Christians who sacrifice their life to save others can now be beatified and later on become saints, according to Pope Francis in a new apostolic letter.
Candidates for beatification include Christian martyrs, those who clearly lived their life like a saint, and those who have exhibited heroic values throughout their life. Pope Francis said believers who give up their life to save other people follow the example of Jesus Christ and can now qualify for sainthood, The Guardian detailed.
"The heroic offering of life, suggested and sustained by charity, expresses a true, full and exemplary imitation of Christ," the pontiff said in the apostolic letter.
In addition, Pope Francis emphasized that the voluntary sacrifice of a Christian's life should be defined by "the heroic acceptance out of charity of certain death in a short term." The letter added that candidates for beatification must be credited with a miracle after they die, but those who became saints because of martyrdom are exempted from this criterion.
According to the Vatican's official journal Osservatore Romano, the new guidelines could qualify for beatification the Christians who took care of people who suffered from the plague and died of the disease. Along that line of thinking, the I-Media agency suggested that an Italian mother who refused to undergo treatment for skin cancer while pregnant could be a candidate for beatification.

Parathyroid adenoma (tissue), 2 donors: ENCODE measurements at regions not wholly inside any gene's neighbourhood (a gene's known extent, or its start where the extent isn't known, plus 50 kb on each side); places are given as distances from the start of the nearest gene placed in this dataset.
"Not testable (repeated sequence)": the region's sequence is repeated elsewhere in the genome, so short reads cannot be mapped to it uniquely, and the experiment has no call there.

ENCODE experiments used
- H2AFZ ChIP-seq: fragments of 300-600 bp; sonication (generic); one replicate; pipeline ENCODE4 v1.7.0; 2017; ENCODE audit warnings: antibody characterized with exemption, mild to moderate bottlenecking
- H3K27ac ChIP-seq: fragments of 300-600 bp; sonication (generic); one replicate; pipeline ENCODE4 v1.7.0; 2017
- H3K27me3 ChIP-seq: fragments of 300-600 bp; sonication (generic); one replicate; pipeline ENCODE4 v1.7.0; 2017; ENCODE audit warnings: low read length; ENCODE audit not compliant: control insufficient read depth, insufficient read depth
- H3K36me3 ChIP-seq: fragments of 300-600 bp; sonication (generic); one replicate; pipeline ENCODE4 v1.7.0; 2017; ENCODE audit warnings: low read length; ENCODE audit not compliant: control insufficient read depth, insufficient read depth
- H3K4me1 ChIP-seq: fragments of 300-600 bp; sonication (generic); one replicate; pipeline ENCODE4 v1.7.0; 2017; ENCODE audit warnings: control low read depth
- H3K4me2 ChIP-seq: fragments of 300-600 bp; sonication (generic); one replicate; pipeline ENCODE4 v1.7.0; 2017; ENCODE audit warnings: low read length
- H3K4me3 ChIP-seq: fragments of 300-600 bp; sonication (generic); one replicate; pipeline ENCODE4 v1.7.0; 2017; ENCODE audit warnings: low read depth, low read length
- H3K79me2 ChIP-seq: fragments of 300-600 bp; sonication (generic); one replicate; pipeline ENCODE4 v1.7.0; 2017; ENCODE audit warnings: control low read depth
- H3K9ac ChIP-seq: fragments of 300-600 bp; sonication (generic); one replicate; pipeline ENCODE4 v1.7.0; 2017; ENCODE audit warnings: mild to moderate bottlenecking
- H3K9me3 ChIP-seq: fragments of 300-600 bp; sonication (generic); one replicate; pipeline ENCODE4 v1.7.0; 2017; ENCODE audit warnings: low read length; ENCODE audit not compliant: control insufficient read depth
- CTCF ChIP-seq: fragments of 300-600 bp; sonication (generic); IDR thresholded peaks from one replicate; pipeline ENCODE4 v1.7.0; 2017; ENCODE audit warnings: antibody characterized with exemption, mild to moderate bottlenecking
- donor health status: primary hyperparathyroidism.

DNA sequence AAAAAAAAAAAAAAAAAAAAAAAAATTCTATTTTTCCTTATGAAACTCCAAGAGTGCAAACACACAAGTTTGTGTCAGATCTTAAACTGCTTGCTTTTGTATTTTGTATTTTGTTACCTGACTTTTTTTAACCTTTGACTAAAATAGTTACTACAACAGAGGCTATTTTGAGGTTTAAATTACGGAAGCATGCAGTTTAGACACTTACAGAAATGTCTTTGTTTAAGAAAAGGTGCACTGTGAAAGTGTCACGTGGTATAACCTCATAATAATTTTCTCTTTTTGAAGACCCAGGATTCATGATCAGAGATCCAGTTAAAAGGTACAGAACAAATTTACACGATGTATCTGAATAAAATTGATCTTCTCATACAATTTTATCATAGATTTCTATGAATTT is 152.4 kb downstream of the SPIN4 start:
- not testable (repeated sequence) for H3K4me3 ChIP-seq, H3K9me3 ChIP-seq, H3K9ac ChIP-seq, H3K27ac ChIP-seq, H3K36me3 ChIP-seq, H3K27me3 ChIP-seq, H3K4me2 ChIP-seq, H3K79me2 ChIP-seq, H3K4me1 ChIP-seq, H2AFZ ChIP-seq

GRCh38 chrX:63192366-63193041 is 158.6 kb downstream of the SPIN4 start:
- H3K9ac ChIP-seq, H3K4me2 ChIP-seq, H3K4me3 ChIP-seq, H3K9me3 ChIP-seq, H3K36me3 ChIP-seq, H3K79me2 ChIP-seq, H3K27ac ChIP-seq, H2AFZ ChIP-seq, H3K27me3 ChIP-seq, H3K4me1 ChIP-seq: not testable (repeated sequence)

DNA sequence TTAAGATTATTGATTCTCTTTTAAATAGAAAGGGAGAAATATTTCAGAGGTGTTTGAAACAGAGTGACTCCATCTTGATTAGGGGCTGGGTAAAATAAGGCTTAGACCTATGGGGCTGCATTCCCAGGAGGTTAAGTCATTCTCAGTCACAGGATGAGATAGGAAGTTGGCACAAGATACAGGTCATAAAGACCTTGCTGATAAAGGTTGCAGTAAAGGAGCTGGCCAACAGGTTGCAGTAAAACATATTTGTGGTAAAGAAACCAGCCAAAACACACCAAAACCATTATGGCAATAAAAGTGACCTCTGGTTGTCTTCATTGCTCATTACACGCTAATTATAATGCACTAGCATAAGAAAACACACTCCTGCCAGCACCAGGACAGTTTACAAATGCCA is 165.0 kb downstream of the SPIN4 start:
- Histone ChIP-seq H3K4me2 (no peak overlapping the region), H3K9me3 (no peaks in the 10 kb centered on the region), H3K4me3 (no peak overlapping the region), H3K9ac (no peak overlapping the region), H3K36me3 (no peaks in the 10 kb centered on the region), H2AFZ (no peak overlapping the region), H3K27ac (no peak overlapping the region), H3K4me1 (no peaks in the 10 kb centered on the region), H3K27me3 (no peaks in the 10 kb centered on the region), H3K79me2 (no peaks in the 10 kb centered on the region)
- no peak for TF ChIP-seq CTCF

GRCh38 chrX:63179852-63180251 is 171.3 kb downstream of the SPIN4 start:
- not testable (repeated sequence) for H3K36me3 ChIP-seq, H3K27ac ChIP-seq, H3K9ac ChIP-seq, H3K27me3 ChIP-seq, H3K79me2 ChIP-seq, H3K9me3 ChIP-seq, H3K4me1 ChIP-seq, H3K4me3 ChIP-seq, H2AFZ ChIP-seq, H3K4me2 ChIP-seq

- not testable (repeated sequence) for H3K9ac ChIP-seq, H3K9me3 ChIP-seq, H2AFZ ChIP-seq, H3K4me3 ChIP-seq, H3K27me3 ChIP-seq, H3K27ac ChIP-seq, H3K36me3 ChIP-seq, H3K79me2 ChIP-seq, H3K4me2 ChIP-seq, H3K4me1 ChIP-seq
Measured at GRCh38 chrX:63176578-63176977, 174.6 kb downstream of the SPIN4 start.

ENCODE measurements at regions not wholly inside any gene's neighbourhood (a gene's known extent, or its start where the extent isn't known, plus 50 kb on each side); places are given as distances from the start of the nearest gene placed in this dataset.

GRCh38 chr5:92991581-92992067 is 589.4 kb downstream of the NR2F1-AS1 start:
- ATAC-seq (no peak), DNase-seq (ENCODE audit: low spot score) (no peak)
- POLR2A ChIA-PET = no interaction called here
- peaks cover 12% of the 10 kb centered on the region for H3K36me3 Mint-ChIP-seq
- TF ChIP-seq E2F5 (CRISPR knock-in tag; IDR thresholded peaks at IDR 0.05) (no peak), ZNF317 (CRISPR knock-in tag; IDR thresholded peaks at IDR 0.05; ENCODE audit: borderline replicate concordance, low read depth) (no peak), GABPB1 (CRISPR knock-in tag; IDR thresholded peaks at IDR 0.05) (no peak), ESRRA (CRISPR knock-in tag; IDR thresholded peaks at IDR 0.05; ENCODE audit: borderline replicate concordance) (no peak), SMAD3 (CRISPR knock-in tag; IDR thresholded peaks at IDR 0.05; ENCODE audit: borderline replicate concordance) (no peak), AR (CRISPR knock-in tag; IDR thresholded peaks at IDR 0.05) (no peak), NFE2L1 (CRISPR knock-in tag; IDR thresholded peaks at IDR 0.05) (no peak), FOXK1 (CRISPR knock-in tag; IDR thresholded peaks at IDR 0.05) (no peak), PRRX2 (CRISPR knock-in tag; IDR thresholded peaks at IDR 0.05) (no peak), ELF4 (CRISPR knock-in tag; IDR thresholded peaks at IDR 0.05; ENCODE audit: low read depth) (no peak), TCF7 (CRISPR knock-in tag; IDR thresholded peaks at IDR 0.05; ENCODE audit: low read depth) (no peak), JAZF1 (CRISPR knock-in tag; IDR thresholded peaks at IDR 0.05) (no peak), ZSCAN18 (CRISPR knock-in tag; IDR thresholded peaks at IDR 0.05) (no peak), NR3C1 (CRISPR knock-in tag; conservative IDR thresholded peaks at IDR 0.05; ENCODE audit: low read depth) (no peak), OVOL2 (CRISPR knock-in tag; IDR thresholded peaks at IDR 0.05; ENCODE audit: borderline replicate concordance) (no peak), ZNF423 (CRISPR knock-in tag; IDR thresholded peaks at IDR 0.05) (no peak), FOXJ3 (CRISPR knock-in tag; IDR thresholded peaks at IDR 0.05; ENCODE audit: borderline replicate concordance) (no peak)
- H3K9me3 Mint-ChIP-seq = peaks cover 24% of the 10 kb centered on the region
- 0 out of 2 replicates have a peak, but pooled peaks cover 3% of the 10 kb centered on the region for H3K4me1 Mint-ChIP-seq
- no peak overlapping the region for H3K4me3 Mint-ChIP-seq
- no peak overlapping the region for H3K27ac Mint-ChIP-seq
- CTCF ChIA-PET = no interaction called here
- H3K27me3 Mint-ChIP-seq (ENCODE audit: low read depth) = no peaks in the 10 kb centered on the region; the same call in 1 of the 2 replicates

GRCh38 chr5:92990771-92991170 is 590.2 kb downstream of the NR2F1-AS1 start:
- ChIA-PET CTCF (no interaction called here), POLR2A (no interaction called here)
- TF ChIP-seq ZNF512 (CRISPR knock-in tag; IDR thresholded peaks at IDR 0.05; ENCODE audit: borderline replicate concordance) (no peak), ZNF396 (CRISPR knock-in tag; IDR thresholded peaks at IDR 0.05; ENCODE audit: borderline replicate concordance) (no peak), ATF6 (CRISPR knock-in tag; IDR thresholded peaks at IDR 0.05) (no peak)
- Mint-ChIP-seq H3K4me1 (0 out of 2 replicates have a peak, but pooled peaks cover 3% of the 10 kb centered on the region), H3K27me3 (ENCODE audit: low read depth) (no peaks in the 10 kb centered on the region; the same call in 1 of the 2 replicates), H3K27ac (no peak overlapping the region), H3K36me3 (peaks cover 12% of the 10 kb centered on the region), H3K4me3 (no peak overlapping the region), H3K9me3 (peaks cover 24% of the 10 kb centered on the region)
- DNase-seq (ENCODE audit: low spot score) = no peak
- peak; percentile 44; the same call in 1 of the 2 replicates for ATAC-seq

Chiara Corbella, 28, did not have her carcinoma treated because she was afraid that it would endanger her unborn child's life. In 2012, almost a year after she gave birth, she died when her illness became terminal.
In April, Pope Francis announced the canonization of two young shepherd children, Francisco and Jacinta Marto from Fatima, Portugal. The two siblings and their cousin Lucia Santos witnessed the apparitions of Our Lady in Fatima a century ago, the Vatican Radio reported.
Lucia lived as a nun and died at the age of 98, but Francisca and Jacinta passed away due to a flu epidemic at ages 9 and 11, respectively. Pope John Paul II beatified the shepherd children on May 13, 2000.